Life is not always fun and easygoing. At each turning point at life, we all encounter roadblocks, stop signs, situations where nothing seems right and no option seems viable. Very soon, helplessness sets in and despair robs us of all hope. Dreams turn into nightmares. Appa dealt with these moments in life by employing one of his favourite catchphrases. And through this phrase passed on to us the coping mechanism to deal with life’s trying times.
Appa caught on to every one of those times when he knew in his heart that one of his daughters was about to encounter a situation that did not have a straightforward answer. Whether it was an impending exam, an essay writing competition, a job interview, an overseas posting or even marriage, he had only one piece of advice for us – “Hope for the best, but be prepared for the worst.”
For the initial years of my life, these words sounded like mere platitude. He spoke the words and I heard them, but it was a long time before I really understood the depth of meaning in that simple phrase that he chose to be his mantra for life, and by extension ours.
Today when I break down these words that I would have heard spoken by him on countless occasions to every one of us sisters, I see a strategy, preparation to execute the strategy and coming up with an action plan all bundled into one sentence.
No Room for False Hope
Appa was very clear about this. He never said things like, “it will be ok” or “everything will be fine” or even “don’t worry”. He set the stage for us to be realists for life. Whether this approach was good or bad I don’t know. I just know it has worked to keep me grounded and practical.
Be Ready for Anything
He gave us two scenarios, one which gave you hope that you could expect the best possible outcome from the situation you found yourself in. In the very next breath, he quashed all unrealistic expectations from the situation by saying with equal clarity that things could go very wrong as easily as they could go very right.
No Room to Hide
With false hopes and delusional thinking firmly put aside, there was only one thing to do. Face it head on. Deal with it one way or the other. Learn from it. Move on to the next lesson. Rinse, Repeat.
Find your Inner Strength
There was nothing else left to do but believe in yourself and embrace whatever the result wholeheartedly, with a strength that defied explanation. Often, hope wins. Sometimes, preparation wins. Every once in a way a curve ball comes where neither hope nor mental preparation help. By then there is so much inner strength that it takes over and compensates for everything else.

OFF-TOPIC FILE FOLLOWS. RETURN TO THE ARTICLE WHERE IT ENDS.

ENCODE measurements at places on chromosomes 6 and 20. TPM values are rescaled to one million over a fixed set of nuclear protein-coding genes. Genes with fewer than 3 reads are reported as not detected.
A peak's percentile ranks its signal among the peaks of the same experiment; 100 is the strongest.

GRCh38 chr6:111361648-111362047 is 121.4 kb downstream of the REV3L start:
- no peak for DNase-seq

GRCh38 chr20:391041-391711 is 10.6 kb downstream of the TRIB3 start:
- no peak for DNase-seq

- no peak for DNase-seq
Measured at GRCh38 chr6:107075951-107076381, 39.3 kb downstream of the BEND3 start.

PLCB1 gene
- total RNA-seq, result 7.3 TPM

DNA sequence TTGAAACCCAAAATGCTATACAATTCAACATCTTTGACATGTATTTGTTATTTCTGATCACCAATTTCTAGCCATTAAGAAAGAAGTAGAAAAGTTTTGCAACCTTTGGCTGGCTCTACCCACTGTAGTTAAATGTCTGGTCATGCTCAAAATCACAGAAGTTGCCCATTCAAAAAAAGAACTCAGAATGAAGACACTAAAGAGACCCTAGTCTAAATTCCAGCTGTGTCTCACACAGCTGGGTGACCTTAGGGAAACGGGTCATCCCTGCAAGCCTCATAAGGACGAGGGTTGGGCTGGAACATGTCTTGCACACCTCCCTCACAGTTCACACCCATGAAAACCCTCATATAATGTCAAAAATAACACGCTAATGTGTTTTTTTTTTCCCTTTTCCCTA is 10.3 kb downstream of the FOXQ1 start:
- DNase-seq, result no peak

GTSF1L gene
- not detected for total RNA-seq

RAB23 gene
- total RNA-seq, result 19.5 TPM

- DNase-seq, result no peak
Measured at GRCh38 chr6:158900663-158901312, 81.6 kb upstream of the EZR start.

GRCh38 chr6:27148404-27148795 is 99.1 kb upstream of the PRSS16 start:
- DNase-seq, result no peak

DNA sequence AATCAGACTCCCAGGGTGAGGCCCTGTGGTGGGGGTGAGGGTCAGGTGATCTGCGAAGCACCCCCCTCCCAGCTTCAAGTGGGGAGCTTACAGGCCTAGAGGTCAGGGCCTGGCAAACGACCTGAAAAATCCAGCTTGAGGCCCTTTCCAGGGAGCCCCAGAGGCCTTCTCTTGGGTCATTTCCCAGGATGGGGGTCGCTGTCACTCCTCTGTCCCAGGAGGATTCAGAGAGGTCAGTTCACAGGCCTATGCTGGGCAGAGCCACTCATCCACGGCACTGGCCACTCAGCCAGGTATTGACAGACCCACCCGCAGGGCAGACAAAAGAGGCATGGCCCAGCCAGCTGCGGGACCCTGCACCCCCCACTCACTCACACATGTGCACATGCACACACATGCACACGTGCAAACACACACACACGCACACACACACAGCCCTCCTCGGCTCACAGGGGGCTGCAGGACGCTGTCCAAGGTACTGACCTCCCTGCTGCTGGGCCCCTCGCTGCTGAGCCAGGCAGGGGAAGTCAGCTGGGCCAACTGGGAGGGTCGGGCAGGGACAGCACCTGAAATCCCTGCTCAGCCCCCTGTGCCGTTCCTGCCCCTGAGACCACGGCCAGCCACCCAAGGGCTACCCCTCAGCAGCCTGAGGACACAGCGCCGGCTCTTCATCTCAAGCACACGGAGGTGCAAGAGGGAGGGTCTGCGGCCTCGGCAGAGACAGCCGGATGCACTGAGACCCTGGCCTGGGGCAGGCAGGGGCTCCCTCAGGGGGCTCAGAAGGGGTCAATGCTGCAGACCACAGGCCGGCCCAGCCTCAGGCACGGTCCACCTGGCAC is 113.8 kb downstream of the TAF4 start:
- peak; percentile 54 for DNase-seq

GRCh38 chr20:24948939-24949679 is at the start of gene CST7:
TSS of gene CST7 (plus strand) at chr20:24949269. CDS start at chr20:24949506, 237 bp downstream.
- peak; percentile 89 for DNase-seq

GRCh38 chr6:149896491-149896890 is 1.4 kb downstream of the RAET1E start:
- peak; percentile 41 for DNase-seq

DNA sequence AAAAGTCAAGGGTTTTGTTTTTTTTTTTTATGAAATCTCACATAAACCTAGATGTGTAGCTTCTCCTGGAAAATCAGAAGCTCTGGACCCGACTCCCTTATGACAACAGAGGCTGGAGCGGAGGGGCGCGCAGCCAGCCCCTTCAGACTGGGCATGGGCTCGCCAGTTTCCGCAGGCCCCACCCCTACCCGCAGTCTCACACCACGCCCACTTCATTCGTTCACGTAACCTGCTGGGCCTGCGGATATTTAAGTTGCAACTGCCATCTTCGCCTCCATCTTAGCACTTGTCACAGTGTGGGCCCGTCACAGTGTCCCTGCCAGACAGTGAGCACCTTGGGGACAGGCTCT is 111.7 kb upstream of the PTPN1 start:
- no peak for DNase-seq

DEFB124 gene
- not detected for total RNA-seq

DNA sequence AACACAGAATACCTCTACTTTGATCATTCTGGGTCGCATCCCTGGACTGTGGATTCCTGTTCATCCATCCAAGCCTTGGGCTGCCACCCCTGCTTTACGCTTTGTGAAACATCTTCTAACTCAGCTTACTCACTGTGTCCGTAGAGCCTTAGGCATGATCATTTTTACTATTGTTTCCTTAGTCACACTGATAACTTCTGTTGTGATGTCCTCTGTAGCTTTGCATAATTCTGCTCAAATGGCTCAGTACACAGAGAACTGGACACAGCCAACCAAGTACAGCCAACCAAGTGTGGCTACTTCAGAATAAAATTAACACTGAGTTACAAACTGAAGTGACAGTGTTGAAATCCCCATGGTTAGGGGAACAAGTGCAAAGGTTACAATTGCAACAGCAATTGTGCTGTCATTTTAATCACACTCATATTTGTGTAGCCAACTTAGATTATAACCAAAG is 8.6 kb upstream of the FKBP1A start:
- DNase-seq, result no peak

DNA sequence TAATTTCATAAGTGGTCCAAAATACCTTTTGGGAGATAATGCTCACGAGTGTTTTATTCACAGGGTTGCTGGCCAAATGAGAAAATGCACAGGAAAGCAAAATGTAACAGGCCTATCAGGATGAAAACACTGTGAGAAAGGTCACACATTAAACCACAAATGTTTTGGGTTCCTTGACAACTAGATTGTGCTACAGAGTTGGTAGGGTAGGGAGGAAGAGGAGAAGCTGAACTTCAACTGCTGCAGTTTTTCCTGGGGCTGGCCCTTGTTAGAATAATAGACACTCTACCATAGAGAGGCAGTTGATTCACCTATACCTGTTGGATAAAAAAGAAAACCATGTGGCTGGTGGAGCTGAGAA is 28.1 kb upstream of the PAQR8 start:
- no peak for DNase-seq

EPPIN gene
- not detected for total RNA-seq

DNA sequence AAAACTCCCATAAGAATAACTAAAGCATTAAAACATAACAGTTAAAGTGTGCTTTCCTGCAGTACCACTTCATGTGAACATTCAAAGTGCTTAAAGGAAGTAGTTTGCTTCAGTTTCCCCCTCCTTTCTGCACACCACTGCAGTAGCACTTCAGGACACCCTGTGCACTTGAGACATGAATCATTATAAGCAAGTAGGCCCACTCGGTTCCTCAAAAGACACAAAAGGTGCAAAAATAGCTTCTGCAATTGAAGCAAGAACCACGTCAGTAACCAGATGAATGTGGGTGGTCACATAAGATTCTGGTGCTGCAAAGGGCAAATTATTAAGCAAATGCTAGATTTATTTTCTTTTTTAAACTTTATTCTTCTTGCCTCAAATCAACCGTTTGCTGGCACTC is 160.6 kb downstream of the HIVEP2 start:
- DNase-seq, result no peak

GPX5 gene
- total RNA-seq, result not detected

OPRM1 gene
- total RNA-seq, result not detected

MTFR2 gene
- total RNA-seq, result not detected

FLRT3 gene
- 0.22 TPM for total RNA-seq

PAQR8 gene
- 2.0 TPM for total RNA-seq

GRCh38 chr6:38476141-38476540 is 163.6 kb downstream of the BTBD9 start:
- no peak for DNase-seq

In December 2008, when Appa became bedridden, lost his senses and began hallucinating, we all hoped for the best and prepared ourselves for the worst.
In February 2009, I got a call from Appa. He was lucid after a long time and he knew it. He called every one of us that day and spoke to us, telling us to prepare ourselves for his passing. He did not sugarcoat it in any way, neither was he dramatic. He simply stated facts as they stood.
We began to prepare for the worst.
In March 2009, I broke down one fine day. I reached the stage where I was actually wishing for the worst to happen. Seeing Appa so helpless, disoriented and unable to perform even the most basic of human functions without help was not something any of us could bear. Death was no longer the worst thing. This was. This sense of helplessness and despair.
In April 2009 when Appa breathed his last, I actually said a prayer of thanks to God for finally relieving Appa from his suffering.
The worst was behind us. The worst was also coming for us. It was some years before the instinct to ask Appa for advice or call Appa to give some good news or share a joke with Appa or sing an old song with Appa went away. Some of us found ourselves listening to one of his favourite songs and breaking down halfway through the song, dissolved into uncontrollable tears.
Some of us cooked something that was his favourite and smiled at the thought. We laughed, we cried, we experienced a depth of feeling that we were not familiar with.
And through it all, we hoped for the best, but prepared for the worst. Appa wouldn’t have it any other way.